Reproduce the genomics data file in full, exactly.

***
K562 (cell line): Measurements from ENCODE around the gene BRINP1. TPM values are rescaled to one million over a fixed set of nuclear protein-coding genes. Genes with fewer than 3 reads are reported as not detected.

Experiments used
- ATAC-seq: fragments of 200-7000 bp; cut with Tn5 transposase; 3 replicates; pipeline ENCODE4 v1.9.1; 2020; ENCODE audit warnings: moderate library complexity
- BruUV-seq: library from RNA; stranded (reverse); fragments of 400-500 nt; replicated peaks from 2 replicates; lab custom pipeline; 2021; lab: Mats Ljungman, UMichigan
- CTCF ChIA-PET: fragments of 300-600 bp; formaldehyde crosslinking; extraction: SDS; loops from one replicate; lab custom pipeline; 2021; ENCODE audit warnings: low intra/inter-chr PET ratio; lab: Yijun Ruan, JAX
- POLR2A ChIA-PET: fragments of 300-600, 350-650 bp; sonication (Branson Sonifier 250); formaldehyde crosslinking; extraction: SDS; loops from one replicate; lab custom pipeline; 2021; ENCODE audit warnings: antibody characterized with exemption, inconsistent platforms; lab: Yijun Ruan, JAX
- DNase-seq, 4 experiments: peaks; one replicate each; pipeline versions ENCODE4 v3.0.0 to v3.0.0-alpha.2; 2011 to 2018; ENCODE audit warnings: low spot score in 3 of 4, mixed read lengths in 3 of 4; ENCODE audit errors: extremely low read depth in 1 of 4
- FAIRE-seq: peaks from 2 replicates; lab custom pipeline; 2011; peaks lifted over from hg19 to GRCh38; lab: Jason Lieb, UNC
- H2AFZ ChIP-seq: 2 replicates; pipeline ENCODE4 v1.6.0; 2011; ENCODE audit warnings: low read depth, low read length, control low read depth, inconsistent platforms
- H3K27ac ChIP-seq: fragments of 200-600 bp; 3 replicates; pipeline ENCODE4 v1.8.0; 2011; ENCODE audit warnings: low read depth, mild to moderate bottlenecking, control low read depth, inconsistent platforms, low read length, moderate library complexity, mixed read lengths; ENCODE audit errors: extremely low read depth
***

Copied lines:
K562 (cell line): Measurements from ENCODE around the gene BRINP1. TPM values are rescaled to one million over a fixed set of nuclear protein-coding genes. Genes with fewer than 3 reads are reported as not detected.

Experiments used
- ATAC-seq: fragments of 200-7000 bp; cut with Tn5 transposase; 3 replicates; pipeline ENCODE4 v1.9.1; 2020; ENCODE audit warnings: moderate library complexity
- BruUV-seq: library from RNA; stranded (reverse); fragments of 400-500 nt; replicated peaks from 2 replicates; lab custom pipeline; 2021; lab: Mats Ljungman, UMichigan
- CTCF ChIA-PET: fragments of 300-600 bp; formaldehyde crosslinking; extraction: SDS; loops from one replicate; lab custom pipeline; 2021; ENCODE audit warnings: low intra/inter-chr PET ratio; lab: Yijun Ruan, JAX
- POLR2A ChIA-PET: fragments of 300-600, 350-650 bp; sonication (Branson Sonifier 250); formaldehyde crosslinking; extraction: SDS; loops from one replicate; lab custom pipeline; 2021; ENCODE audit warnings: antibody characterized with exemption, inconsistent platforms; lab: Yijun Ruan, JAX
- DNase-seq, 4 experiments: peaks; one replicate each; pipeline versions ENCODE4 v3.0.0 to v3.0.0-alpha.2; 2011 to 2018; ENCODE audit warnings: low spot score in 3 of 4, mixed read lengths in 3 of 4; ENCODE audit errors: extremely low read depth in 1 of 4
- FAIRE-seq: peaks from 2 replicates; lab custom pipeline; 2011; peaks lifted over from hg19 to GRCh38; lab: Jason Lieb, UNC
- H2AFZ ChIP-seq: 2 replicates; pipeline ENCODE4 v1.6.0; 2011; ENCODE audit warnings: low read depth, low read length, control low read depth, inconsistent platforms
- H3K27ac ChIP-seq: fragments of 200-600 bp; 3 replicates; pipeline ENCODE4 v1.8.0; 2011; ENCODE audit warnings: low read depth, mild to moderate bottlenecking, control low read depth, inconsistent platforms, low read length, moderate library complexity, mixed read lengths; ENCODE audit errors: extremely low read depth